The International Energy Agency has presented the EU with 10 measures to reduce its dependence on Russian natural gas within a year, without it having to abandon its environmental objectives set out in the Green Deal. EURACTIV France reports.
The EU will have to walk a tightrope to achieve the impossible and free itself from Russian gas, while at the same time working towards low-carbon energy.
On Thursday (3 March), the International Energy Agency (IEA) presented 10 measures to reduce Europe’s dependence on Russian gas.
“In 2021, the European Union imported 155 billion cubic metres of natural gas from Russia,
accounting for around 45% of EU gas imports and close to 40% of its total gas consumption,” the IEA wrote in its press release published the same day.
With Russia waging war against Ukraine, the situation is now urgent. “Russia’s use of its natural gas resources as an economic and political weapon shows that Europe must act quickly to be prepared for considerable uncertainty over Russian gas supplies next winter,” said IEA executive director Fatih Birol.
And according to the European Parliamentary Research Service think tank, “the future of Europe’s gas supply from Russia could become uncertain, whether due to a politically-motivated interruption of deliveries, uncertainty over energy payments under the sanctions imposed on Russia, or damage to the Ukraine pipelines due to fighting.”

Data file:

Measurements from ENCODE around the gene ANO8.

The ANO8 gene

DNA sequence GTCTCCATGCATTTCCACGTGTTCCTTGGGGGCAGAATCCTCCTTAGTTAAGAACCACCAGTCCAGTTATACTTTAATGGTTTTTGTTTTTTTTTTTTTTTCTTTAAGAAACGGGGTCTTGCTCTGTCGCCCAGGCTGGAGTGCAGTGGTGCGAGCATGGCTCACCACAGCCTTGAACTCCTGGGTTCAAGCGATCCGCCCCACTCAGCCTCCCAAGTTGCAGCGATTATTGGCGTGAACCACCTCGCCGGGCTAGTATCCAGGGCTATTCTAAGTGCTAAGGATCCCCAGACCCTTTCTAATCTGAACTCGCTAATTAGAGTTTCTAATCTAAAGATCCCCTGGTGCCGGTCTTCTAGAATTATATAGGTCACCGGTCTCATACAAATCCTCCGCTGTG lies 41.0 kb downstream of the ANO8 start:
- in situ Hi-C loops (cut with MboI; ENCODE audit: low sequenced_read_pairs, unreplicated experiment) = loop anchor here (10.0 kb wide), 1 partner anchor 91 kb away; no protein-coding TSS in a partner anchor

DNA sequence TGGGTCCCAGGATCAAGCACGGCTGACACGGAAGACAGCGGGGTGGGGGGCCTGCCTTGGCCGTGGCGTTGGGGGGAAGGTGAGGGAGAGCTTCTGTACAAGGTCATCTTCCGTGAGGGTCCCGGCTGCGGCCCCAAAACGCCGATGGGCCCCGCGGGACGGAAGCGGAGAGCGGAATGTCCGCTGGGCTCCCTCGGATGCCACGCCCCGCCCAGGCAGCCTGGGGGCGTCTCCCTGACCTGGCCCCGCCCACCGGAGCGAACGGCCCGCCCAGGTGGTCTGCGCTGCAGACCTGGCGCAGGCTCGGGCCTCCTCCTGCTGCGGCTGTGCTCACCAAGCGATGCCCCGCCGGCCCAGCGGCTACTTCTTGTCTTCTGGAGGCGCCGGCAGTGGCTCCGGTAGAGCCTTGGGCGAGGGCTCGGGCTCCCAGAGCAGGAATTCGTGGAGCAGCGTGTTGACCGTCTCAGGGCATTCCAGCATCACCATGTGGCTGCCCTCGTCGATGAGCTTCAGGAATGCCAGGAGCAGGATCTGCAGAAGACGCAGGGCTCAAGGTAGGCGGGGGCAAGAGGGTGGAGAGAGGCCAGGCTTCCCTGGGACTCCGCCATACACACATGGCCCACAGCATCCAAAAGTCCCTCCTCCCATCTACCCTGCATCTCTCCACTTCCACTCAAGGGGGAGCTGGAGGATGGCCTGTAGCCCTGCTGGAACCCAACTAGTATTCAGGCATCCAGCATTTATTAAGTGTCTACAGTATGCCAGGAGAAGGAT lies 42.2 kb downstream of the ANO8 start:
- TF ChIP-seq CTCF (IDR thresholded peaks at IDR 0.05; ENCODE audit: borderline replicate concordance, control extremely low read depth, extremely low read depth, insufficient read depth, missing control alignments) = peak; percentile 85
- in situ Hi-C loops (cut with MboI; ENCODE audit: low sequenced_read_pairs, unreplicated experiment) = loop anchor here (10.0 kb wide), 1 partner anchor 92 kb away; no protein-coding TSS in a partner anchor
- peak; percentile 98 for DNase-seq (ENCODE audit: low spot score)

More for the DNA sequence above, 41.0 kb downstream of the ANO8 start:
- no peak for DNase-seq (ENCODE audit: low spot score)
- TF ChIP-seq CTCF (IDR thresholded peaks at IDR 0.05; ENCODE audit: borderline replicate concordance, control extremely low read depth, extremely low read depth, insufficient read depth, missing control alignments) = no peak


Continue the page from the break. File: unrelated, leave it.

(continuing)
Aware of the risks to Europe’s energy security, French President Emmanuel Macron, whose country currently holds the rotating EU Council presidency, announced in a televised address on Wednesday that decisions on “a strategy for European energy independence” could be taken at the informal EU summit from 10-11 March in Versailles.
“We can no longer depend on others, and in particular on Russian gas, to move around, to heat ourselves, to run our factories. That is why, after having decided, for France, to develop renewable energies and to build new nuclear reactors, I will defend a strategy of European energy independence,” the French leader said in his nation’s address.
According to the IEA, a dozen measures could enable the bloc to reduce its imports of Russian natural gas in one year.
These include not signing new gas contracts with Russia, replacing Russian supplies with gas from alternative sources, introducing minimum gas storage obligations and accelerating the deployment of solar and wind energy.
Also on the list: maximising electricity generation from bioenergy and nuclear power, adopting short-term windfall tax measures to protect electricity consumers from high prices, accelerating the replacement of gas boilers with heat pumps and accelerating energy efficiency improvements in buildings and industry. Encouraging consumers to temporarily reduce their thermostat temperature by 1°C and intensifying efforts to diversify and decarbonise sources of flexibility in the electricity system were also mentioned.
“Taken together, these steps could reduce the European Union’s imports of Russian gas by more than 50 billion cubic metres, or over one-third, within a year,” according to the IEA’s estimates. “This takes into account the need for additional refilling of European gas storage facilities in 2022,” it added.